Councilors were packed tighter than marshmallows in a Lucky Charms box at the Dublin city council chamber. And as with any group of Irishmen this size, things quickly got heated.
The subject was innocent enough: a tame discussion about the maternity hospital. But suddenly, Councilor Paddy Bourke stared down Lord Mayor Brendan Carr.
“On a point of order, I think it would be safer if the members of the board left the room–and that includes yourself,” he demanded.
Lord Mayor Carr, a member of the hospital’s board, pointed his pen defensively. “There’s a lot of us on different boards around the city. And no one’s ever asked to leave the chamber.”
But he dialed back his annoyance and gestured around the room. “I’ll leave that up to the council to make the decision.”
“I don’t think we should create a precedent of the people who are best informed having to leave,” argued Councilor Rebecca Moynihan in disbelief. “Otherwise, we should resign from all the boards. I don’t think that you should leave, Lord Mayor.”
Another councilor began yelling for a point of order. Carr glared at him, warning, “there’s another councilor before you.”
As the belligerent councilor persisted, the Lord Mayor sharply cut him off. “I chair the meeting!”
At this point, the clearly un-amused Councilor Daithí Doolan was all but ready to smother this ruckus and head to the pub.
“There’s certain elements in this chamber tonight trying to gag ourselves and straightjacket ourselves. It’s ridiculous,” he groused. “We’re adults. If people want to leave the chamber, feel free to leave. I trust councilors to make the right decision.”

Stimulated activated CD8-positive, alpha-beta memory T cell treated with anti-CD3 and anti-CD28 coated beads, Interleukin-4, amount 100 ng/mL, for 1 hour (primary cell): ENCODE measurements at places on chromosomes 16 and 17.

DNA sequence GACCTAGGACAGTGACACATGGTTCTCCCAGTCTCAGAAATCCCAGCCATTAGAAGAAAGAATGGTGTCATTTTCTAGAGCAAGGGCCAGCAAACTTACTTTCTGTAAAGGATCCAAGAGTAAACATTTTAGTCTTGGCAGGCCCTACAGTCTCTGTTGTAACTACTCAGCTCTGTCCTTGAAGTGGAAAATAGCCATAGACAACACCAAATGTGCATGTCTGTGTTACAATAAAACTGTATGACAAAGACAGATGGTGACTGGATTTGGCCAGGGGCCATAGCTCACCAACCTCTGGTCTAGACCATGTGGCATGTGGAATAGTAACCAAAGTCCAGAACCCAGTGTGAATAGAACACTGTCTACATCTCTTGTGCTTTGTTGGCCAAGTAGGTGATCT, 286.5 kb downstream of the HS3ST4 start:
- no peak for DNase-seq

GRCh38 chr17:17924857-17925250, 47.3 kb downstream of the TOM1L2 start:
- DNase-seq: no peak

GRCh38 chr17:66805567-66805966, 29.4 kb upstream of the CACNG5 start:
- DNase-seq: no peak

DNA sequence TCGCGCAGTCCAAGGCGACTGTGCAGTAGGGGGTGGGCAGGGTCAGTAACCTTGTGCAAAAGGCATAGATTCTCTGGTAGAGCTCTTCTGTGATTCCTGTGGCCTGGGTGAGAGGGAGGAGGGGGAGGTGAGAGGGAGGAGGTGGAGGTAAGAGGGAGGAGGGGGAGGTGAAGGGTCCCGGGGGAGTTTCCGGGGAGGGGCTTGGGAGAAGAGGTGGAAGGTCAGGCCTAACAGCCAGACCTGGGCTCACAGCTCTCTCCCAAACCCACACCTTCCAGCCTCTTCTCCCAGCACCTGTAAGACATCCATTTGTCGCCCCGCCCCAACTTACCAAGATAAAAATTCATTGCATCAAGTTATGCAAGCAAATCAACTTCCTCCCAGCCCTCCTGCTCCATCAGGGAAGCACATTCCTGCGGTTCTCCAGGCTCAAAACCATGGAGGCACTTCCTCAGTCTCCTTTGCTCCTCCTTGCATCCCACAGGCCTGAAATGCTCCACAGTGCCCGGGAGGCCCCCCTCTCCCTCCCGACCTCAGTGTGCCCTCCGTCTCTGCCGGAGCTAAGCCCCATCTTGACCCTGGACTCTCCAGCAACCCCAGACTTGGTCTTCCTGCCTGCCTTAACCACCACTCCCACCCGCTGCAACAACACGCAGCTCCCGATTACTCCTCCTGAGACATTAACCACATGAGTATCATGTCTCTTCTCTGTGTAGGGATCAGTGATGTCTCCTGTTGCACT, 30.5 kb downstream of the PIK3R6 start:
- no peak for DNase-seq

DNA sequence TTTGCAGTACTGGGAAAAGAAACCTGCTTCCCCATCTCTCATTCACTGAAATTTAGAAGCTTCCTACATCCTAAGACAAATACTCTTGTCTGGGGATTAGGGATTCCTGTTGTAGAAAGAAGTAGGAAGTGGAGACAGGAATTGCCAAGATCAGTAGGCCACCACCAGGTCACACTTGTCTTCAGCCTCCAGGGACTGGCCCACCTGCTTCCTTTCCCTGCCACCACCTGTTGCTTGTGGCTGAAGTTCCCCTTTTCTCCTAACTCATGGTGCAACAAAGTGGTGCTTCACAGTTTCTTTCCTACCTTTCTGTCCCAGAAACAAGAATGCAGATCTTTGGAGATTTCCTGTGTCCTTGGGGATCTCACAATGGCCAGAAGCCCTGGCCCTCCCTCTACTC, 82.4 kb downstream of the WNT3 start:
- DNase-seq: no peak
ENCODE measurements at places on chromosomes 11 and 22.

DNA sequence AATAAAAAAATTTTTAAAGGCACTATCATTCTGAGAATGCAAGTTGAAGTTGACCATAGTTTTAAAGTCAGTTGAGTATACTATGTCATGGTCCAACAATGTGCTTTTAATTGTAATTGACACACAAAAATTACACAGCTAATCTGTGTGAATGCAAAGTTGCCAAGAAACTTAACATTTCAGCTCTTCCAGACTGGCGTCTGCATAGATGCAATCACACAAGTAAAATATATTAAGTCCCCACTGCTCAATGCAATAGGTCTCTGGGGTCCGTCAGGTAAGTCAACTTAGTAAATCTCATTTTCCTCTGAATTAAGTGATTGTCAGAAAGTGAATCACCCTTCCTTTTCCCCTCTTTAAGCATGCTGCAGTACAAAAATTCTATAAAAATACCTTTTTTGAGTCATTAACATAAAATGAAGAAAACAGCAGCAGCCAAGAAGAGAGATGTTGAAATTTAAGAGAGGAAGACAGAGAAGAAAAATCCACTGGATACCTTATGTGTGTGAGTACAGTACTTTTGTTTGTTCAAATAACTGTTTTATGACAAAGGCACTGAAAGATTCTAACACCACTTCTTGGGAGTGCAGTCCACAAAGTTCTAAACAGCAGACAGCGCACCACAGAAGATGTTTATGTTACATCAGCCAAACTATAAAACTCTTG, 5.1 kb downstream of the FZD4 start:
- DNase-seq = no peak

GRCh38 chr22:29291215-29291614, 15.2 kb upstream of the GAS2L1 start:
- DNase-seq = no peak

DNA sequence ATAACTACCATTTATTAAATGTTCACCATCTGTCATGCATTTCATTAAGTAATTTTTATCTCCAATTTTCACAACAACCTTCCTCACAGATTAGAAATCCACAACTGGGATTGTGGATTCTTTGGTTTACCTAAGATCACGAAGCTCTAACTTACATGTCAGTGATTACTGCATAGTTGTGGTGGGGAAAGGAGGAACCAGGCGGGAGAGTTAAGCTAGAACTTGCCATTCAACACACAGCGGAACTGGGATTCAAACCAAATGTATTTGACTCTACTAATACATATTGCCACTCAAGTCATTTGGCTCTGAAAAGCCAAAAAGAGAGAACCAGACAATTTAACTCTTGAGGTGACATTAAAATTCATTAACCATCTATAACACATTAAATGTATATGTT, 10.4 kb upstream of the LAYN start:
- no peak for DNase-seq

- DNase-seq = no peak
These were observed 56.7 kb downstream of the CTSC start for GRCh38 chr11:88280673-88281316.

Having gauged the temperature of the room and the purity of his intentions, the Lord Mayor reached his decision. “I have absolutely no conflict of interest. I don’t intend to leave the chamber.”
After this wee bit o’ discord, I reasoned that the meeting would be smoother than a field of four-leaf clovers from here on out.
I thought wrong.
“There was a challenge that came in from a member of the public,” Carr announced three hours into the meeting, referring to a citizen complaint, “and we have to try to resolve it.”
He glanced up at the clock. “We’re now agreeing to suspend the meeting and I’ll ask everyone who’s a member of the Protocol [Committee] to meet and come back.”
THAT sent councilors into a frenzy.
“Point of order! Are YOU telling ME we’re about to break up this meeting,” Councilor Kieran Binchy hollered into the microphone, his voice rising throughout the rant, “in order to hold a separate meeting so the Protocol Committee can make decisions in PRIVATE?!”
Other councilors nodded and grunted in support. Now I know where the term “Fightin’ Irish” comes from.
“You cannot convene a meeting right now!” Binchy exclaimed with wild eyes.
“There was an issue that came in from the public,” the Lord Mayor patiently explained. “We were then given legal advice that the Protocol Committee should meet–please sit in your seats.”
Carr held up his hand while pleading for councilors to listen–with some difficulty. “Someone show a bit of respect somewhere!”
“This is ridiculous,” Councilor Binchy wailed as Carr opened the voting machine. “This isn’t the way to do business!”
Unfortunately for him, three-quarters of councilors sided with their Lord Mayor. The meeting was recessed.